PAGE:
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1

Yes, the fluid particles are fighting against the higher static pressure and use their kinetic energy to overcome this. It is like in a pendulum. (In your first phrase everything is on contrary, unfortunately.)


-1

Take an A4 sheet of paper. Hold it by both corners on the short end, with the edge horizontally facing you and the long end hanging down, away from you. Now hold it close to your mouth and blow ONLY OVER the paper. You are not causing any airflow under the paper, just above it. Still the paper will rise as you blow over it. What is lifting it, is the air ...


1

For volumes of air of different temperatures separated by a vertical opening such as a doorway, the physics is different to that of convective flow over a heated surface. If we have two volumes of air at different temperatures separated by a vertical opening, the interface in the plane of the opening is not stable and a flow will result. The flow is driven ...


3

I have experienced rather similar effects on several shower systems. The problem typically occurs when the mixer is working below its intended pressure or flow range. My experience is that high water pressures and flow rates are less problematic than gentle flow. Where I have fitted a shower pump, the problem has gone away. I once tried a "turbo" ...


1

Surfactants can be added to change the surface tension (even in the ppm region). Polymers as well can affect the viscosity and there is a phenomenon known as polymer surfactant interaction that decreases the concentration required to achieve similar changes in viscosity. Typically both surfactants and polymers decrease the shear viscosity while increasing ...


1

regarding surface tension: Surface tension of water is easily reduced by adding chemicals called surfactants to it. The quantity of surfactant required to get a big change in surface tension is so small that it will not affect the viscosity. Surfactants are the active ingredients in dishwashing detergent liquid, which is the classic method of reducing ...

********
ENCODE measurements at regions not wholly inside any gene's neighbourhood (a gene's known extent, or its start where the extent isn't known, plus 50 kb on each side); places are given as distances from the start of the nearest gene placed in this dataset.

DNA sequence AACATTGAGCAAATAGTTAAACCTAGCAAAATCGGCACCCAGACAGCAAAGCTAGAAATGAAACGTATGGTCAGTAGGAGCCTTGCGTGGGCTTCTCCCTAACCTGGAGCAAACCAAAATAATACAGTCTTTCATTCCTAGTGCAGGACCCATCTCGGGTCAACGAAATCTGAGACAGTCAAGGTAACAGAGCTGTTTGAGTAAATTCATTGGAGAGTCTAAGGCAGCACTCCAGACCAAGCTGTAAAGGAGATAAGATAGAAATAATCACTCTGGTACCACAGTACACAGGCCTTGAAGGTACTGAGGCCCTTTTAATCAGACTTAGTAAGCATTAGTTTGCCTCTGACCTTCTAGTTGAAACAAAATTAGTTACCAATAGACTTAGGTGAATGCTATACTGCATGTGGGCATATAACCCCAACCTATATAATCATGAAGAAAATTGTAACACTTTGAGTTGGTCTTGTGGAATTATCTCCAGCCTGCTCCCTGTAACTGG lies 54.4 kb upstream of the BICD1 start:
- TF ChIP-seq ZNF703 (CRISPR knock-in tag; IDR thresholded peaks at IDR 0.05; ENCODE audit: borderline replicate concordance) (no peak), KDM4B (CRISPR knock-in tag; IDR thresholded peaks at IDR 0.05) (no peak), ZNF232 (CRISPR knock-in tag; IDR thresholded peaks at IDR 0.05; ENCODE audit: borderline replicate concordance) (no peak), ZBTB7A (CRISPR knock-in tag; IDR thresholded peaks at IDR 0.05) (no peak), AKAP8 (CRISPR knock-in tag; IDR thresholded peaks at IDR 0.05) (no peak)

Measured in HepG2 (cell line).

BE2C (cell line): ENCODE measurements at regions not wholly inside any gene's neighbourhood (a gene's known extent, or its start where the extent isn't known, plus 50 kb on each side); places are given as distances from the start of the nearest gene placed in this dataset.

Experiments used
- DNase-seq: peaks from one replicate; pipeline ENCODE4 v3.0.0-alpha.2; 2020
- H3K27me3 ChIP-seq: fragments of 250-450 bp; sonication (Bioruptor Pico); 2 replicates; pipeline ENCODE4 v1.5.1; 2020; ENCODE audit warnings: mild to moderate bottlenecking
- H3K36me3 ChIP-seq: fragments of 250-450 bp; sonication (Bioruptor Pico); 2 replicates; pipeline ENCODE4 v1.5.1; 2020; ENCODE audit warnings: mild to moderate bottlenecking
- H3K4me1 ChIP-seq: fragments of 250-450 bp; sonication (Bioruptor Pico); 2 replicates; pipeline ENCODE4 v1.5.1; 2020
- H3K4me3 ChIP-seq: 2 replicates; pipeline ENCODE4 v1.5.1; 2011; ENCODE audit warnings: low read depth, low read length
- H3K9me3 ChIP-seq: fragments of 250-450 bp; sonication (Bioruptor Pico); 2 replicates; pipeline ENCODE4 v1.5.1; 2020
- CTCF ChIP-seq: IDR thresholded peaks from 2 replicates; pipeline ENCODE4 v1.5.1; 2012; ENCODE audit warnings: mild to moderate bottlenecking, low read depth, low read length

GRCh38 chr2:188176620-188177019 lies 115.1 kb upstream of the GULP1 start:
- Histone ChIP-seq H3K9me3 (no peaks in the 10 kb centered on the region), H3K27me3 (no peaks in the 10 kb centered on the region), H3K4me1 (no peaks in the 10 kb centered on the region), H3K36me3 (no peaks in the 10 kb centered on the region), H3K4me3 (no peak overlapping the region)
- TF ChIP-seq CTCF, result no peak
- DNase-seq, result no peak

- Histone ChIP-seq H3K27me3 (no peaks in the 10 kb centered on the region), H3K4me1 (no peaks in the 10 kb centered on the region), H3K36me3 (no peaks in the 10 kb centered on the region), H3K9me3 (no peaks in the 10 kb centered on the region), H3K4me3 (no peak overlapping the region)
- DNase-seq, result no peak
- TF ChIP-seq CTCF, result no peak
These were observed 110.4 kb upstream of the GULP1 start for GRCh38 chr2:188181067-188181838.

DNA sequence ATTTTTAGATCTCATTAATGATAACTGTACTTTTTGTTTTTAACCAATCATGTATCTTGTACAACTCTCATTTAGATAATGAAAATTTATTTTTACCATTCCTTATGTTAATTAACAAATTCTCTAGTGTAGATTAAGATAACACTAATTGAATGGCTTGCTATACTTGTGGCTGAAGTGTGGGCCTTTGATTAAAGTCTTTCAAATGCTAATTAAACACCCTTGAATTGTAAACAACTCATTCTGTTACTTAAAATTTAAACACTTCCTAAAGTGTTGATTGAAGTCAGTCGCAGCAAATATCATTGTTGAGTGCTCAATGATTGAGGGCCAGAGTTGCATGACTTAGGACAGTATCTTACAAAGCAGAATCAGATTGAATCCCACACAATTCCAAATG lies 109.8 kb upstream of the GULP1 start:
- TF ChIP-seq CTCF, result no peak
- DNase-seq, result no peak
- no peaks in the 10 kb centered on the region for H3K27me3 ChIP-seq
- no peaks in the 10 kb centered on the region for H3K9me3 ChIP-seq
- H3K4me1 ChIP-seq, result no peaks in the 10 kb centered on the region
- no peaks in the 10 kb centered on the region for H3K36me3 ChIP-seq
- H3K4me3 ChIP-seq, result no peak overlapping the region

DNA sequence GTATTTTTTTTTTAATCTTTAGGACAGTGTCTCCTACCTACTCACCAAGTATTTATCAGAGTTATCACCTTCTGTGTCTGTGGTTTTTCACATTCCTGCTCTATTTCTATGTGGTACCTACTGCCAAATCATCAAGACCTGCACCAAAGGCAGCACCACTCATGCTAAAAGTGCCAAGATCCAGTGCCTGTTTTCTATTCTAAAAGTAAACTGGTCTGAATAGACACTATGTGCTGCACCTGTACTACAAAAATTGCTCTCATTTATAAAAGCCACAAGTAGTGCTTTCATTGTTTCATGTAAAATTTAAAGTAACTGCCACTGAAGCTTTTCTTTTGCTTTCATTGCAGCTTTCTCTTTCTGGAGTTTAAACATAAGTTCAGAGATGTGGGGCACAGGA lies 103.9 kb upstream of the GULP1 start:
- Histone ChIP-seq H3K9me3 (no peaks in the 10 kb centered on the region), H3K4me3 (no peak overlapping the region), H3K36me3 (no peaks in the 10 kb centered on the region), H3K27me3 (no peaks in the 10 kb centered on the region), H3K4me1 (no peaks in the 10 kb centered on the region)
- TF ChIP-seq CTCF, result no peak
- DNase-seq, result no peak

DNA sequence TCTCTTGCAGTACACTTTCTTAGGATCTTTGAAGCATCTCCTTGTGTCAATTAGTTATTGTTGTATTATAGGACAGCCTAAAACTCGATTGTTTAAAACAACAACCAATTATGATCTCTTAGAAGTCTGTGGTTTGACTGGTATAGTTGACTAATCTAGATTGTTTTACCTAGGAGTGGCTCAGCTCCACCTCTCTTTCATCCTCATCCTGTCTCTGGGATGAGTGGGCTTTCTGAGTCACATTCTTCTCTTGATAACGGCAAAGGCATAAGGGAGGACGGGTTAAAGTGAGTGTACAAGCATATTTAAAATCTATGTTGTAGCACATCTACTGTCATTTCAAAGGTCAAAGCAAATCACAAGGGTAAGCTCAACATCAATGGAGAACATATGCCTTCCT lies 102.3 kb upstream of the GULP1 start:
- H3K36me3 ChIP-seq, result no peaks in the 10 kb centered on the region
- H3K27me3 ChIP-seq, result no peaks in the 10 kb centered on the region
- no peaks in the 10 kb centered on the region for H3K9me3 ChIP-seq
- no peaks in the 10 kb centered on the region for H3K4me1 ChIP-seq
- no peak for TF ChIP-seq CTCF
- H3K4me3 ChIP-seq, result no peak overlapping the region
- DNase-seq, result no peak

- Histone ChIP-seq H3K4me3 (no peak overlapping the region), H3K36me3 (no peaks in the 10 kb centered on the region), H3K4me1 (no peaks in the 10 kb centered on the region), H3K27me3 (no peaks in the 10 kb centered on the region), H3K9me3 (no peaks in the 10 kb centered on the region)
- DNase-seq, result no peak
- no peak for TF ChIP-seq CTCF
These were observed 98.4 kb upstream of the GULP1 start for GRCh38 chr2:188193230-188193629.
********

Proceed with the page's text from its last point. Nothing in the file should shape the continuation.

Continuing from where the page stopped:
1

As I recall, surface tension can be changed by an additive, such as a detergent. Viscosity probably requires dilution with another liquid.


2

Such a shield falls into the "better than nothing" category. It stops you from exhaling directly towards other people, but doesn't stop your aerosols from mixing into the atmosphere. It takes very little time for particles to distribute over long distances (think bacon smell from the kitchen reaching upstairs). The reason to use a mouth&nose ...


0

Bernoulli's principle should give you $p=\rho v^2/2$, where $\rho$ is the water density. I'm just not sure about the range of applicability since it is derived for incompressible liquid (where water is just fine) and steady flow. The latter might depend, for instance, on the shape of the hose output. Anyway, this is probably a decent approximation.


1

How do I choose between using the enthalpy via $q=m'(h_2-h_1)$ and specific heat via $q=m'{C_p}(T_2-T_1)$ to analyze this flow. They are pretty much the same. At constant pressure $$h_{2}-h_{1}=c_{p}(T_{2}-T_{1})$$ But if the heat exchanger is a steam condenser or evaporator it is more convenient to calculate $\dot q$ using the enthalpies of the heat ...


0

The open system (control volume) version of the first law of thermodynamics applied to this problem tells us that the rate of heat addition to a stream passing through the heat exchanger is equal to the mass flow rate times the change in specific enthalpy of the stream. For a fluid at constant pressure, the specific enthalpy change is $\Delta h=C_p\Delta T$ ...


1

At 3 meters of depth water pressure would be about 4.41 psi. If your water supply is greater than 4.41 psi then water will come out.


2

Yes. The pressure of your domestic water supply line is plenty enough to push water up 11 feet. I water the potted plants on my second-story deck in exactly this way and it works fine. I use ordinary 3/4" garden hose with a woven nylon braid inside. The rule of thumb is this: 15 PSI will push water up about 33 feet, 30 PSI gives you 66 feet and 45 PSI ...


0

The moving object creates a higher pressure in front of it as it pushes the fluid off to the sides, as well as the lower pressure behind it. Streamlining will help to lower the fluid resistance. But it always takes some energy to cause movement of the fluid.


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